Times are always heady when you’re eighteen, but those were special. The mating of disco and punk rock spawned new wave and hip-hop, fashion was becoming a mainstream obsession, thanks to the innovation of designer jeans—nothing came between Brooke Shields and her Calvins, and the mighty Vanderbilt fortune became synonymous with an embroidered little swan on denim—and the recent movie hit, “American Gigolo,” which made Giorgio Armani a household name. Water Tower Place was a fresh phenomenon, just five years old or so, half familiar—a shopping mall in that medium’s heyday—and half exotic—it was vertical, and located in the big city not the suburbs, with over-the-top stores like Fiorucci that exuded exotic decadence. Suburban kids like me felt cool cruising its escalators and eating giant sandwiches at the Levy brothers’ D.B. Kaplan’s Delicatessen. A couple of years later, a teenage Andrew McCarthy would bang the MILF Jacqueline Bisset in its glass elevator in an iconic scene from the otherwise forgettable film “Class.” Somehow, the whole thing—the music, the culture, the fashion—seemed to come together at Water Tower Place. Especially if you were eighteen. Read the rest of this entry »
Mr. P.W. Farthing is the mustachioed face of ShyCog Co., an up-and-coming apparel company, and he wants you to ride your bike. As spring awakens, Chicago cyclists need a little motivation to tune up their wheels, dust off their helmet, and hit the streets. To these folks, Mr. Farthing has a message: “Live Fearless, Ride Serious.”
ShyCog Co. was “born out of inspiration of being a cyclist here in Chicago,” explains creator and designer Justin Siddons. A decade-long Chicagoan, much of Siddons’ adoration for the city stems from a passion for year-round urban cycling. Siddons says enthusiasm for the sport resulted in an “interest in the bike as a center image” of apparel design. ShyCog Co’s designs are “heavily influenced by the Industrial Age of Chicago,” Siddons says, taking inspiration from early 1900s cycling advertisements and historical photographs of the city. Decals and cotton tee shirts can be purchased through the website ShyCogCo.com, with free shipping as a grand-opening special. Siddons plans to expand the apparel line with additions such as cycling caps and button up shirts. (Tiana Olewnick)
By Nicole Briese
Monday marks the beginning of local fashion mavens’ favorite time of the year: Fashion Focus Chicago. While the Second City’s version of fashion week may not boast the allure of similarly dedicated weeks in New York, Paris or Milan, Chicago’s efforts to bring fashion to the forefront of the community have definitely become a highlight in recent years. Exciting shows from known and up-and-coming designers alike combined with shopping events and seminars designed to celebrate the industry have given us something to look forward to mid-October for the last five years running.
But changes wrought by the economy and even bigger uncertainty about the city’s future political lineup beg the question: what will become of Chicago’s fashion scene? With the demise of Gen Art in May, along with the city’s well-publicized economic woes, rumors started circulating that Fashion Focus Chicago might not even take place this year. After all, Gen Art sponsored one of the event’s most anticipated shows with Fresh Faces in Fashion Chicago; who would be there to take their place in the lineup? The rumor mill churned again when Chicago’s first and only director of Fashion Arts & Events, Melissa Gamble stepped down not long after. But the city’s fashion imperative has been a pet project of Mayor Daley, so when he surprised everyone by announcing that his current term, ending in 2011, would be his last, questions about the future came into stark relief. And what about the loss of some of the city’s most renowned names in retail and design? The doors to high-profile gems like Maria Pinto, Ultimo and Jake began to close as economic casualties in the last year, leaving in their wake the question: was Chicago’s nascent fashion industry fashion doomed before it could ever reach its full potential? Read the rest of this entry »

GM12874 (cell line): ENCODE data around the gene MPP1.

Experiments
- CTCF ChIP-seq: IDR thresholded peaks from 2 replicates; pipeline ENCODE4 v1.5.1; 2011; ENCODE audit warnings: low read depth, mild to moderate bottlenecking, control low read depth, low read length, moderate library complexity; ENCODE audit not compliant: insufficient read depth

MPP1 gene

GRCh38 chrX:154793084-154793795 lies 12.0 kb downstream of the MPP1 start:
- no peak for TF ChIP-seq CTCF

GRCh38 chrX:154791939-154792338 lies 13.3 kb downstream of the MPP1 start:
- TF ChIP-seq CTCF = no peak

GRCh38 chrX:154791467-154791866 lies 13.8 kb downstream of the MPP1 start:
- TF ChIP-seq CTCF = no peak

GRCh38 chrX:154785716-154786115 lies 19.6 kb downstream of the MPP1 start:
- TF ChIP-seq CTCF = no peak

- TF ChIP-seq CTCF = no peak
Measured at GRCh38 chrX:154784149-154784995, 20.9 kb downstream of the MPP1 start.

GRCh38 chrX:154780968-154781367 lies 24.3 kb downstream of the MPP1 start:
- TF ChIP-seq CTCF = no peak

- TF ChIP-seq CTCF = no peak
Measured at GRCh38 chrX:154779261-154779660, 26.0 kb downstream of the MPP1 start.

The city issued a save-the-date right before the Labor Day weekend (and last than a week before the Mayor’s announcement that this would be his last FFC, among other things), announcing the dates, but no event details, for Fashion Focus Chicago 2010: October 18-24. Stay tuned for details.
By Rhianna Jones
Tall, stunning, happy, confident, cool: these are the words one would use to describe Behati Prinsloo at first glance. This is not, however, the image most of us would project working off of four hours of sleep the day after your best-friend’s wedding in a château in France, but so goes the life of a model. As a newly inducted Victoria’s Secret Angel, Behati is at the Victoria’s Secret Michigan Avenue store this June day, debuting the new VS Pink MLB line. She is joined by fellow Angel Candice Swanepoel, Sox player Gordon Beckham and Cubs player Randy Wells.
A host of prepubescent boys, overgrown boys, Pink-obsessed girls and Chicago sports fans impatiently wait to get a two-second snapshot with the gang. Behati wears a glittery Sox tank, whereas Candice sports a Cubs shirt and pink bat. By now, the Sox have officially shut down the Cubs 10-5 in the first game of the Crosstown Classic. And as a daylong fair-weather fan, Prinsloo is beaming with pride for her team. To most of these fans here, Behati is just another staggeringly gorgeous Victoria’s Secret model. To me, she is so much more inspiring. Read the rest of this entry »